Include income annuities as a new asset class. (See below for definition of an asset class). Sounds reasonable to include an investment that pays you a monthly income, is guaranteed by an insurance company rated “A” or better, starts at a date you select. and continues to you and your spouse for life. I’ve written blogs here and here on the benefits of including income annuities in a retirement portfolio.
Treat your rollover IRA accounts differently than your personal (after tax) savings. The tax treatment of each account is so different that it’s almost negligent if your advisor recommends the same allocation for both. One simple example we’ll analyze in Part III is the adoption of very different equity portfolios in the two types of accounts.
Manage withdrawals from your rollover IRA savings rather than simply taking the IRS-mandated required minimum distributions. By manage, I mean to adopt an investment strategy/withdrawal formula that reduces your risk and integrates with the income annuity cash flow. Remember, the IRS is just trying to collect some tax dollars and not to create a retirement plan for you.
Crunch the numbers
With these three pieces of income allocation in place, advisors will need to build their own algorithm for figuring out how much and what type of income annuities should be included, what tactics to employ on the investment side, and how to determine the client’s need for income, both early and late in retirement.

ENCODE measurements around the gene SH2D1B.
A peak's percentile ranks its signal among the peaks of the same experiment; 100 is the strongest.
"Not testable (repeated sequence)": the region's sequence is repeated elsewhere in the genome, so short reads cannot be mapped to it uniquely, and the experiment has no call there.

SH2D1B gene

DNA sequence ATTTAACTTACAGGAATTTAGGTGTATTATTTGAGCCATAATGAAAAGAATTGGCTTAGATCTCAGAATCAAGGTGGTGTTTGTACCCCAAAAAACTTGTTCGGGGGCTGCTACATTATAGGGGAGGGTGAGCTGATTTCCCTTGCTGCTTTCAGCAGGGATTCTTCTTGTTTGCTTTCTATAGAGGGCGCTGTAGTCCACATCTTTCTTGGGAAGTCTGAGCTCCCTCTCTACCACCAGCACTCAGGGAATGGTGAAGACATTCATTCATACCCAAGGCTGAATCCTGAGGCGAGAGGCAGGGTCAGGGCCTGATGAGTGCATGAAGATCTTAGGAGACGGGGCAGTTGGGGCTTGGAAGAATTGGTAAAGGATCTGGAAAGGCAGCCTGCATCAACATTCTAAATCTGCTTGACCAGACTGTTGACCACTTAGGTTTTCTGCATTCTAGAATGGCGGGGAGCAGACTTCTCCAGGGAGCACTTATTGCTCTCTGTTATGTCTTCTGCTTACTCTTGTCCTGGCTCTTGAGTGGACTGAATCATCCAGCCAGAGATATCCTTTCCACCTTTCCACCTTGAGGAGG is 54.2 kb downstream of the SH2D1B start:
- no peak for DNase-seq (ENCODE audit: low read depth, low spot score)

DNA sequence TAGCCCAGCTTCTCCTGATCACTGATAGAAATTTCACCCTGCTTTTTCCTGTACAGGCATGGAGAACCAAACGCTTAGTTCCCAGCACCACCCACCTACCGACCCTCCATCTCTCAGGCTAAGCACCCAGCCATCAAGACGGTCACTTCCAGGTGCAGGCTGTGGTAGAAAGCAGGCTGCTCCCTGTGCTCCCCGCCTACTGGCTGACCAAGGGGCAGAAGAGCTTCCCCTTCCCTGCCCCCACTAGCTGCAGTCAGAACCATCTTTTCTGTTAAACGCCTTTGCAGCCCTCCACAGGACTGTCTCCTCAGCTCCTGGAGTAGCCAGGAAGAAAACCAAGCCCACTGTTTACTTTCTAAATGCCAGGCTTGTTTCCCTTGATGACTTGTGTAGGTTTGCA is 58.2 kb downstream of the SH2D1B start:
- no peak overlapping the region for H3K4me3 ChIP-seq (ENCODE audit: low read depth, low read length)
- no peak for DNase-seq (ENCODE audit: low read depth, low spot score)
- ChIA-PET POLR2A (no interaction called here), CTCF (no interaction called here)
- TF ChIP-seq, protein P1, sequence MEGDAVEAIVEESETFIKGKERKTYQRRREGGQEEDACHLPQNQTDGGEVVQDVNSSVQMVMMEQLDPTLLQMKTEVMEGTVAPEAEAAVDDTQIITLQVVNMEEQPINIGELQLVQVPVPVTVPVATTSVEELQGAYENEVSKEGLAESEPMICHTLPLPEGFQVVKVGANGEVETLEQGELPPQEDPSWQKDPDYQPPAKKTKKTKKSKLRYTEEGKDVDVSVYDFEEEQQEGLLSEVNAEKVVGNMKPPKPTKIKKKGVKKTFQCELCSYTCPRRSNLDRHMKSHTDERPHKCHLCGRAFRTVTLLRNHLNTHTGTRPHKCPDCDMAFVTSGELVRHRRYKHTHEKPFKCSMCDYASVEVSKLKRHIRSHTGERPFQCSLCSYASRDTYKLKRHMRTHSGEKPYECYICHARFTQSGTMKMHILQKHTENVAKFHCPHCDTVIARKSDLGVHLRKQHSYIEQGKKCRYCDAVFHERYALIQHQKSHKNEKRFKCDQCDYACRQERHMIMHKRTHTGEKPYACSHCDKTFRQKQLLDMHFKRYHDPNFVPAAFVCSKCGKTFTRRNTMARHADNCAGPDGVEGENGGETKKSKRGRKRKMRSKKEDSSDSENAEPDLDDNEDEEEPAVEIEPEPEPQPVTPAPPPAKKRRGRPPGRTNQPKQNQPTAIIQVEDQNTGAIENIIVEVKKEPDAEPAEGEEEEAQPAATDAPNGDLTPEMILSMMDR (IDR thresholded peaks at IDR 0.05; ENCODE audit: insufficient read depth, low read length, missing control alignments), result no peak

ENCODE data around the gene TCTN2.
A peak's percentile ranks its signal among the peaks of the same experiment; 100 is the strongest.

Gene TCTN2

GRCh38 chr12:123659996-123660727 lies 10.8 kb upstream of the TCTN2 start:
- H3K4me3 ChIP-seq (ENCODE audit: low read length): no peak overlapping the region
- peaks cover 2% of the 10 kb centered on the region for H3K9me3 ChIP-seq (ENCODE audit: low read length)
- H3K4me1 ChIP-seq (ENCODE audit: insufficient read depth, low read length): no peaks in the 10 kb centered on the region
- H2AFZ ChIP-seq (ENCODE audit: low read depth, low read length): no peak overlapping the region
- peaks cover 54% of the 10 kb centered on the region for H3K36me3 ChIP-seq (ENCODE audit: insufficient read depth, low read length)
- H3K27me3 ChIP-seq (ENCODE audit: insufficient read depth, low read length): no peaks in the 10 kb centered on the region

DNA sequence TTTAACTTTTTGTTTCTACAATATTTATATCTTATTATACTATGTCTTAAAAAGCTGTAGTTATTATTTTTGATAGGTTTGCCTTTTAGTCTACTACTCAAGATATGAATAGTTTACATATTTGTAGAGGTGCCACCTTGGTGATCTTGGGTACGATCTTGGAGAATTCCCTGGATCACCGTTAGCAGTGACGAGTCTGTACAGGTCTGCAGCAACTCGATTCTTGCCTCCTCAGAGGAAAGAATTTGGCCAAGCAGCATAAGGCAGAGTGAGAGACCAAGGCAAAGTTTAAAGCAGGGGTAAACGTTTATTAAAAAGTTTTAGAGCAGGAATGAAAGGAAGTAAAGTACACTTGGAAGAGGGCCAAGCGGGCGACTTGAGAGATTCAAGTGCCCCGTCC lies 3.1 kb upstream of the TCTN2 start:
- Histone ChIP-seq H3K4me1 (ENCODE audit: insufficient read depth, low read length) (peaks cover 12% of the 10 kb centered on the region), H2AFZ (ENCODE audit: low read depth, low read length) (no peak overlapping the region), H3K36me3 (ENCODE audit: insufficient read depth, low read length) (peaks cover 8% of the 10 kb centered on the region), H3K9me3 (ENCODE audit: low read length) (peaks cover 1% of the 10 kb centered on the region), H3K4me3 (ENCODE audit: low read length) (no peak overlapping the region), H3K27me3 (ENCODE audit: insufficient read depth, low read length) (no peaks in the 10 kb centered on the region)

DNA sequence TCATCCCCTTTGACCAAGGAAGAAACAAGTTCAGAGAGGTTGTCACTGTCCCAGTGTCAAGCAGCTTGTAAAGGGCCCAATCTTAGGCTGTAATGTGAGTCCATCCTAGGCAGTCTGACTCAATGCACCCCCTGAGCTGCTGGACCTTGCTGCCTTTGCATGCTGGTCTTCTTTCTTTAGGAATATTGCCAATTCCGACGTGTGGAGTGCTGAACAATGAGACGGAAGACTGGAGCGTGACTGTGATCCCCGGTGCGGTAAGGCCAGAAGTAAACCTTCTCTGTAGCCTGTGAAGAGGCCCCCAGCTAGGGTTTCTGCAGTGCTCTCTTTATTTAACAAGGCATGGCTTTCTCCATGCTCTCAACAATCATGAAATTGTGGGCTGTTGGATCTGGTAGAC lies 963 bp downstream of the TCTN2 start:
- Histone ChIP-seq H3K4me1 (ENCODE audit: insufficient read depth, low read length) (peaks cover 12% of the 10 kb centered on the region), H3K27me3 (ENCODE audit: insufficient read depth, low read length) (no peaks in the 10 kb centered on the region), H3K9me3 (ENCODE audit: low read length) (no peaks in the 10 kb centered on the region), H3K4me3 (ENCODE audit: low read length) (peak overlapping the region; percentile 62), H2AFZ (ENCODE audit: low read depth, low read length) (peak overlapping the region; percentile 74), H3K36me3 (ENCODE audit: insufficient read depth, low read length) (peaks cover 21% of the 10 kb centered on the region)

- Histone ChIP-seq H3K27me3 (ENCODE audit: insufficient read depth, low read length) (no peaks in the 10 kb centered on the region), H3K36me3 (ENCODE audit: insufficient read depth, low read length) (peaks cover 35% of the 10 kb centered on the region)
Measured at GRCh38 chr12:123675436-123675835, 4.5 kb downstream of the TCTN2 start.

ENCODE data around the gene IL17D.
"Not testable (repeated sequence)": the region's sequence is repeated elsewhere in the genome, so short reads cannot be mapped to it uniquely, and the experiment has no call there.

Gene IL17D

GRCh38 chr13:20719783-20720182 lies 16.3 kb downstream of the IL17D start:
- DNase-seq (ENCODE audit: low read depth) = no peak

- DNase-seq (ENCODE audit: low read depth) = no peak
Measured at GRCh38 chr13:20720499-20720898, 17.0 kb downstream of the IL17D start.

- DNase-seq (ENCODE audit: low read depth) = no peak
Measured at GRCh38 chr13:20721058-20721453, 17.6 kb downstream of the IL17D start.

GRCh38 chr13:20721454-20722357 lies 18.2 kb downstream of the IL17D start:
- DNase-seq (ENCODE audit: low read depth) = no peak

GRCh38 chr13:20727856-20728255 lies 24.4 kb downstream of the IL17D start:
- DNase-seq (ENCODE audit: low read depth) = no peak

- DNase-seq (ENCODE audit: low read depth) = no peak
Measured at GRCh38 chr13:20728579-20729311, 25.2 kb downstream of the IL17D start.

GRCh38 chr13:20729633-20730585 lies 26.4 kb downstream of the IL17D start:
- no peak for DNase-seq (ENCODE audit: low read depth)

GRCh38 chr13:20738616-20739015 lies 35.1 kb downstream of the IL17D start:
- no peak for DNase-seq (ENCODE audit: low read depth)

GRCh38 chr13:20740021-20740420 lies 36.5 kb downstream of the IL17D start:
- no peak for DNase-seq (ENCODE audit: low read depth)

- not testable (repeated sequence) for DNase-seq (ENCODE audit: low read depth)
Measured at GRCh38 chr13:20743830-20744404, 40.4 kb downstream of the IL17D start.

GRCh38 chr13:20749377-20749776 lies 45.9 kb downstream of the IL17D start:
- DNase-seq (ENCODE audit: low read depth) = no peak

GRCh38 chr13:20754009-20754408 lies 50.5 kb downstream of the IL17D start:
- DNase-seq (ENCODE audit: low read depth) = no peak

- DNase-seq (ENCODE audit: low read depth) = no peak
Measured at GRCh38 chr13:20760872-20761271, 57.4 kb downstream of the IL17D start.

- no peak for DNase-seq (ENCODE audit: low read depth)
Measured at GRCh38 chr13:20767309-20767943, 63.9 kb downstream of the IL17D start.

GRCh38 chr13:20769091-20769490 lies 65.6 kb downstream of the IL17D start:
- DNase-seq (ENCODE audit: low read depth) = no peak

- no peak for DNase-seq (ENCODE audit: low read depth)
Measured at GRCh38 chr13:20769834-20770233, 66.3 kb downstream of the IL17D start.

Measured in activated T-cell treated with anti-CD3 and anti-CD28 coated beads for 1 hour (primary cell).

While the numerical analysis will be important, the most important benefit may be an asset that’s not recorded on your balance sheet: Peace of mind.
In Part III, I evaluated one specific tactical approach to implementing the strategy, reporting not only the results of a soon to be released study but also with a look at one investor’s choices that helped maximize retirement income.
Jerry Golden is the founder and CEO of Golden Retirement Advisors Inc. He specializes in helping consumers create retirement plans that provide income that cannot be outlived. Find out more at Go2income.com, where consumers can explore all types of income annuity options, anonymously and at no cost.
Asset class designation for income annuities
- An asset class is a group of securities that exhibits similar characteristics, behaves similarly in the marketplace and is subject to the same laws and regulations. The three main asset classes are equities, or stocks; fixed income, or bonds; and cash equivalents, or money market instruments.
- Does an asset class, have to be traded or have liquidity? An asset’s illiquidity does not speak to its return potential. It only means it may take more time to find a buyer to convert the asset into cash.
- So, what is the missing asset class? It’s been hiding in plain sight – doing its job for the past 100 years. It’s called an “income annuity.” It’s like a customized pension that you purchase with your own money. Also, according to Treasury rules, income annuities have a fair market value that must be reported to you in certain situations.